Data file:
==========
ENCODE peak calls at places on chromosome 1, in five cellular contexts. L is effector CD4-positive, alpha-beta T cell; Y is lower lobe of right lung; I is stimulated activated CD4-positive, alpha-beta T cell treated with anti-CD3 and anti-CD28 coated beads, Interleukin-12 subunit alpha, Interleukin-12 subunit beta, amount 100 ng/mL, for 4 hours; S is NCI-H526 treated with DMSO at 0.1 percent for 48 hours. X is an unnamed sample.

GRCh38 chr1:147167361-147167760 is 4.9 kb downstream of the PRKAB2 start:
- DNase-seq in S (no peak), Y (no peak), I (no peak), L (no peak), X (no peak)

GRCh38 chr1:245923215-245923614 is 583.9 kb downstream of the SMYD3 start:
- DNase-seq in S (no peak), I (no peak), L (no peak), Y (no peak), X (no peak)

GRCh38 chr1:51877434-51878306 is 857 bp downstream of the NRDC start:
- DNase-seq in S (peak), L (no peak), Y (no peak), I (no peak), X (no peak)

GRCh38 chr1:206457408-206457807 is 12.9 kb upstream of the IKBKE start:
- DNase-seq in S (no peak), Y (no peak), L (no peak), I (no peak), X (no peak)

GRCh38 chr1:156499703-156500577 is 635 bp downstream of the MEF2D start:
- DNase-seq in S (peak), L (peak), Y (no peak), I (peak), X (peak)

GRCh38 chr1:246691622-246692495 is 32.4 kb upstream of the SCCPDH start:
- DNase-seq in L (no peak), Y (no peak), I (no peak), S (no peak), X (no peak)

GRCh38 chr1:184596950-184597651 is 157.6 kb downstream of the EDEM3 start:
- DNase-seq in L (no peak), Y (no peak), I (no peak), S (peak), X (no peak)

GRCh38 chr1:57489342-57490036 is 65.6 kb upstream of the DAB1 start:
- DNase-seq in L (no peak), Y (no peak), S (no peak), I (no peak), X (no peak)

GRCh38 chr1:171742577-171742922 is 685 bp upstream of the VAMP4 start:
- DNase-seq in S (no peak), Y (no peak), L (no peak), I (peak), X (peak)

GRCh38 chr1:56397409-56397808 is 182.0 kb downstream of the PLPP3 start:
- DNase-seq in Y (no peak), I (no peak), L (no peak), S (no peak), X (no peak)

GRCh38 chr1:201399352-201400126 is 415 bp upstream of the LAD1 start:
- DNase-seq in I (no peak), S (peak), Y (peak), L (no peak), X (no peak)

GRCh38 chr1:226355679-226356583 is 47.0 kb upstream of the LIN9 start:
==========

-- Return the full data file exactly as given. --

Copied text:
ENCODE peak calls at places on chromosome 1, in five cellular contexts. L is effector CD4-positive, alpha-beta T cell; Y is lower lobe of right lung; I is stimulated activated CD4-positive, alpha-beta T cell treated with anti-CD3 and anti-CD28 coated beads, Interleukin-12 subunit alpha, Interleukin-12 subunit beta, amount 100 ng/mL, for 4 hours; S is NCI-H526 treated with DMSO at 0.1 percent for 48 hours. X is an unnamed sample.

GRCh38 chr1:147167361-147167760 is 4.9 kb downstream of the PRKAB2 start:
- DNase-seq in S (no peak), Y (no peak), I (no peak), L (no peak), X (no peak)

GRCh38 chr1:245923215-245923614 is 583.9 kb downstream of the SMYD3 start:
- DNase-seq in S (no peak), I (no peak), L (no peak), Y (no peak), X (no peak)

GRCh38 chr1:51877434-51878306 is 857 bp downstream of the NRDC start:
- DNase-seq in S (peak), L (no peak), Y (no peak), I (no peak), X (no peak)

GRCh38 chr1:206457408-206457807 is 12.9 kb upstream of the IKBKE start:
- DNase-seq in S (no peak), Y (no peak), L (no peak), I (no peak), X (no peak)

GRCh38 chr1:156499703-156500577 is 635 bp downstream of the MEF2D start:
- DNase-seq in S (peak), L (peak), Y (no peak), I (peak), X (peak)

GRCh38 chr1:246691622-246692495 is 32.4 kb upstream of the SCCPDH start:
- DNase-seq in L (no peak), Y (no peak), I (no peak), S (no peak), X (no peak)

GRCh38 chr1:184596950-184597651 is 157.6 kb downstream of the EDEM3 start:
- DNase-seq in L (no peak), Y (no peak), I (no peak), S (peak), X (no peak)

GRCh38 chr1:57489342-57490036 is 65.6 kb upstream of the DAB1 start:
- DNase-seq in L (no peak), Y (no peak), S (no peak), I (no peak), X (no peak)

GRCh38 chr1:171742577-171742922 is 685 bp upstream of the VAMP4 start:
- DNase-seq in S (no peak), Y (no peak), L (no peak), I (peak), X (peak)

GRCh38 chr1:56397409-56397808 is 182.0 kb downstream of the PLPP3 start:
- DNase-seq in Y (no peak), I (no peak), L (no peak), S (no peak), X (no peak)

GRCh38 chr1:201399352-201400126 is 415 bp upstream of the LAD1 start:
- DNase-seq in I (no peak), S (peak), Y (peak), L (no peak), X (no peak)

GRCh38 chr1:226355679-226356583 is 47.0 kb upstream of the LIN9 start: